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COVID-19 vaccine | Never exported vaccines at the cost of the people of India, says Serum Institute's Adar Poonawalla

However, the company hopes to begin deliveries of vaccine to COVAX and other countries by end of 2021.

May 18, 2021 / 07:47 PM IST
Serum Institute India (SII) CEO Adar Poonawalla (Image: Twitter/@adarpoonawalla)

Serum Institute India (SII) CEO Adar Poonawalla (Image: Twitter/@adarpoonawalla)

Serum Institute of India (SII), which manufactures the Oxford-AstraZeneca’s COVID-19 vaccine Covishield, has promised to continue to scale up manufacturing and prioritise India even though it hopes to begin deliveries to COVAX and other countries by end of 2021.

A media statement released by Adar Poonawalla’s company on May 18, after the World Health Organization (WHO) reminded it to catch up on its vaccine delivery commitment to COVAX countries, stated: “We (SII) have never exported vaccines at the cost of the people of India and remain committed to doing everything we can in the support of the vaccination drive in the country.”

Commenting on discussions on the decision of the Government of India and vaccine manufacturers to export vaccines, SII reminded Indians that the pandemic is not limited by political or geographical boundaries, so, no one will be safe till the virus has been defeated at a global scale.

The SII further explained that India had exported vaccines when there was a large stockpile in the country. At the time, the number of daily cases being reported was also on the decline and there was a general belief that India was turning the tide on the pandemic. However, such was not the case in several countries that were faced with an acute crisis. They were in desperate need of help, which was provided by the Government of India.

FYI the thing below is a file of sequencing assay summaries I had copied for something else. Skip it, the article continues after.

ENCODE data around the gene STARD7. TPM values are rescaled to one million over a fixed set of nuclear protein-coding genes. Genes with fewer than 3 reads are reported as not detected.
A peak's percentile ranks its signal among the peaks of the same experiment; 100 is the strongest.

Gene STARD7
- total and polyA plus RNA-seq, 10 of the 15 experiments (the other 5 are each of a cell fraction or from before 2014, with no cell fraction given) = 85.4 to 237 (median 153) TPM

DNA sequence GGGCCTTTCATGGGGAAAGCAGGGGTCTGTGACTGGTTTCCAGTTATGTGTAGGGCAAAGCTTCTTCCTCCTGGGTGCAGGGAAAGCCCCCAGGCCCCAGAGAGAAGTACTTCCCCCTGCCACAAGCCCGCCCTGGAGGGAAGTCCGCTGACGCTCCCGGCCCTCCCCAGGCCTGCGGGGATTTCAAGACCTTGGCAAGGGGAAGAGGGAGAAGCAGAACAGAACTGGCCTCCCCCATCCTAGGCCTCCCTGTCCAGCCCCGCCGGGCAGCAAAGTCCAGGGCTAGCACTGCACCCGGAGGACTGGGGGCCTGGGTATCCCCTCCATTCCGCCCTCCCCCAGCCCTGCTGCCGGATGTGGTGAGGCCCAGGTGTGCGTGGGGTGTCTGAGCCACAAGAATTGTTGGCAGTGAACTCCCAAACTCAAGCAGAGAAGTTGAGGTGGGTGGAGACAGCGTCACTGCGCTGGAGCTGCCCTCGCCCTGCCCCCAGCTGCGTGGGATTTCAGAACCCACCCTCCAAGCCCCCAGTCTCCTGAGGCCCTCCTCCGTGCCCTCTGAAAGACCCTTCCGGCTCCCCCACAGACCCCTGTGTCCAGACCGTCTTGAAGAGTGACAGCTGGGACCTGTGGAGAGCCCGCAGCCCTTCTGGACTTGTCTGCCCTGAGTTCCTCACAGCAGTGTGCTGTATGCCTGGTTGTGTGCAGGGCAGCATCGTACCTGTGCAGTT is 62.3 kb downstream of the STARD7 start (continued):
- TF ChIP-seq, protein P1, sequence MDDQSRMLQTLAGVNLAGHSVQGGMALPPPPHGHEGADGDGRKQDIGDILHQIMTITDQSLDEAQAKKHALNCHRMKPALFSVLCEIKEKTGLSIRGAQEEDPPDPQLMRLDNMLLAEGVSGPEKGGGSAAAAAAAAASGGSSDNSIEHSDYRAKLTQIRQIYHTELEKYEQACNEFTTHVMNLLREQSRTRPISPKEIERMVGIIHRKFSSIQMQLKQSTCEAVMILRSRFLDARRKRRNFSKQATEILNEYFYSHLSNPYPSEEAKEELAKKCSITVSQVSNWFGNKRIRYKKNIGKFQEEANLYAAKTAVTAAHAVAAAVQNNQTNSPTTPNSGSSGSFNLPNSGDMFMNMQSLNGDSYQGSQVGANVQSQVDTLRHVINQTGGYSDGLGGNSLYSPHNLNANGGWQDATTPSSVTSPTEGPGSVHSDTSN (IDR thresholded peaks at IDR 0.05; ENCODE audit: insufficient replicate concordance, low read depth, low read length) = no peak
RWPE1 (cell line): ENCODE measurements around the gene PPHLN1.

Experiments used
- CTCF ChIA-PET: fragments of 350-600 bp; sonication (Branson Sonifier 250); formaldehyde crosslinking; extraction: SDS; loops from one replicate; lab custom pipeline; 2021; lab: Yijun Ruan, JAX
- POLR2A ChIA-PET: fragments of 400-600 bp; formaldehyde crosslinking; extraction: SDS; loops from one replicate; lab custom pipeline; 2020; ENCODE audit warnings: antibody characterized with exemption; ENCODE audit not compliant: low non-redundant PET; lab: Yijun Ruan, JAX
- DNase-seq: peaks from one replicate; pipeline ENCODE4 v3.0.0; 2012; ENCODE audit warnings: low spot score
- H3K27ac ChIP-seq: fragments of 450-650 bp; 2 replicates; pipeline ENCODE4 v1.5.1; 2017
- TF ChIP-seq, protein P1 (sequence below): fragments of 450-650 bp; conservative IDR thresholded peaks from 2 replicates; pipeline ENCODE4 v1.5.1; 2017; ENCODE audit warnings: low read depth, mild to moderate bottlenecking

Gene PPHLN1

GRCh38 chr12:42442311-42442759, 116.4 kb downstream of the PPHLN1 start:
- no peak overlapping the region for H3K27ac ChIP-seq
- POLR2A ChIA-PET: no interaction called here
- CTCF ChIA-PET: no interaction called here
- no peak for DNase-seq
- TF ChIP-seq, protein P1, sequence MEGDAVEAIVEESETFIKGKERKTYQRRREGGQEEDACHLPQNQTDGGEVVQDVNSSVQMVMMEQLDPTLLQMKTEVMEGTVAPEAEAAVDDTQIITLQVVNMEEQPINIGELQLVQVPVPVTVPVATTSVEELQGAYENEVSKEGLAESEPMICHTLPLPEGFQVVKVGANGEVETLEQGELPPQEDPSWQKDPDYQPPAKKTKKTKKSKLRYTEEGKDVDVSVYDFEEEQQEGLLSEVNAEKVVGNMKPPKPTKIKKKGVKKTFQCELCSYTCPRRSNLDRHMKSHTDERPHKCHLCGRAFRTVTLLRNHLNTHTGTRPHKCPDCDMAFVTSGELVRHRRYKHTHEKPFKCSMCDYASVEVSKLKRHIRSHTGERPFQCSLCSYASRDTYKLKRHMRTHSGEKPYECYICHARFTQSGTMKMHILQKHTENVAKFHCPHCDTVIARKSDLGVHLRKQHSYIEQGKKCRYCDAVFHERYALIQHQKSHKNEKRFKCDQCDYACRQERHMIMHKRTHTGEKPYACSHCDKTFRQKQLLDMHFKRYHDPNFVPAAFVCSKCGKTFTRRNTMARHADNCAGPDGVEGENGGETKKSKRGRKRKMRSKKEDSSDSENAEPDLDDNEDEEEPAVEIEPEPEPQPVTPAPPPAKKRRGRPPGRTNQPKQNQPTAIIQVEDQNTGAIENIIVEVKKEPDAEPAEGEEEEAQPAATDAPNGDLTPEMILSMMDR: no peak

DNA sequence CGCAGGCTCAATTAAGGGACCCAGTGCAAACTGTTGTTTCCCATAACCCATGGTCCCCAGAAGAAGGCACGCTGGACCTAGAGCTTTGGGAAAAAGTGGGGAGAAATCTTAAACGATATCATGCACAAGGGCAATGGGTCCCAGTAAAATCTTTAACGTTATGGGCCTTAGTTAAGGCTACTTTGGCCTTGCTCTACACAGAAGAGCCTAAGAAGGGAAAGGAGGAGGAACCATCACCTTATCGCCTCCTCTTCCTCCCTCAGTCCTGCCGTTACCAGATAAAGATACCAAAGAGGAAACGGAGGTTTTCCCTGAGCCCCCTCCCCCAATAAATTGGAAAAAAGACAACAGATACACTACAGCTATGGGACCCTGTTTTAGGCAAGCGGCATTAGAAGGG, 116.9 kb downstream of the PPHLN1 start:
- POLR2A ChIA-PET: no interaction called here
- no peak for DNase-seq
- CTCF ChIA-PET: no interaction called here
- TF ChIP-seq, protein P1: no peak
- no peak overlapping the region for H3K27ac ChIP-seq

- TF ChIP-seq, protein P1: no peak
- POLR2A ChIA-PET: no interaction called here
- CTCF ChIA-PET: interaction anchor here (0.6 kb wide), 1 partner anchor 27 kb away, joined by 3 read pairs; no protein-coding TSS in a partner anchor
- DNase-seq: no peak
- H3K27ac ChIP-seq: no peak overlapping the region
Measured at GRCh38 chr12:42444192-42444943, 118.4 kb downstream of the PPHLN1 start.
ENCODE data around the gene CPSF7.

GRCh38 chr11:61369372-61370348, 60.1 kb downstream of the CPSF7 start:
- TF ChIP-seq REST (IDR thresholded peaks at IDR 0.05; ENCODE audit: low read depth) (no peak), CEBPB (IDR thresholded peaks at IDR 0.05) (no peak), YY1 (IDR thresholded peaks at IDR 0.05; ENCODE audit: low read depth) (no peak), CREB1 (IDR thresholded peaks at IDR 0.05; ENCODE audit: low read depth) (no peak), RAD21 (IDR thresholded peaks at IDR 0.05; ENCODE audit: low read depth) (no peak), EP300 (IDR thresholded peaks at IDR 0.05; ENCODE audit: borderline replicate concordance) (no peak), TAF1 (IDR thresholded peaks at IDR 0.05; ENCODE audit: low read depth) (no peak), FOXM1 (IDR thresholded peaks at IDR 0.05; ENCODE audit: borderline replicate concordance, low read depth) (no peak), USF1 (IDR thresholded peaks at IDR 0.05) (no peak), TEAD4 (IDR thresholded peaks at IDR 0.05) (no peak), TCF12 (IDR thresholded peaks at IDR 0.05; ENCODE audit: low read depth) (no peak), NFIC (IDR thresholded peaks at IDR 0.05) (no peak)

Explaining the current vaccine crisis, Poonawalla said that people tend to forget that India is among the most populated countries in the world, which means, it is impossible to vaccinate the entire population within two or three months.


COVID-19 Vaccine

Frequently Asked Questions

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How does a vaccine work?

A vaccine works by mimicking a natural infection. A vaccine not only induces immune response to protect people from any future COVID-19 infection, but also helps quickly build herd immunity to put an end to the pandemic. Herd immunity occurs when a sufficient percentage of a population becomes immune to a disease, making the spread of disease from person to person unlikely. The good news is that SARS-CoV-2 virus has been fairly stable, which increases the viability of a vaccine.

How many types of vaccines are there?

There are broadly four types of vaccine — one, a vaccine based on the whole virus (this could be either inactivated, or an attenuated [weakened] virus vaccine); two, a non-replicating viral vector vaccine that uses a benign virus as vector that carries the antigen of SARS-CoV; three, nucleic-acid vaccines that have genetic material like DNA and RNA of antigens like spike protein given to a person, helping human cells decode genetic material and produce the vaccine; and four, protein subunit vaccine wherein the recombinant proteins of SARS-COV-2 along with an adjuvant (booster) is given as a vaccine.

What does it take to develop a vaccine of this kind?

Vaccine development is a long, complex process. Unlike drugs that are given to people with a diseased, vaccines are given to healthy people and also vulnerable sections such as children, pregnant women and the elderly. So rigorous tests are compulsory. History says that the fastest time it took to develop a vaccine is five years, but it usually takes double or sometimes triple that time.

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He added it might even take two to three years for the entire world’s population to be fully vaccinated against COVID-19 due to various factors and challenges involved.

Notably, SII has already supplied 200 million doses of Covishield vaccine, even though it received emergency use authorization two months after the US pharma companies. Now, it ranks among the top three vaccine makers in the world.

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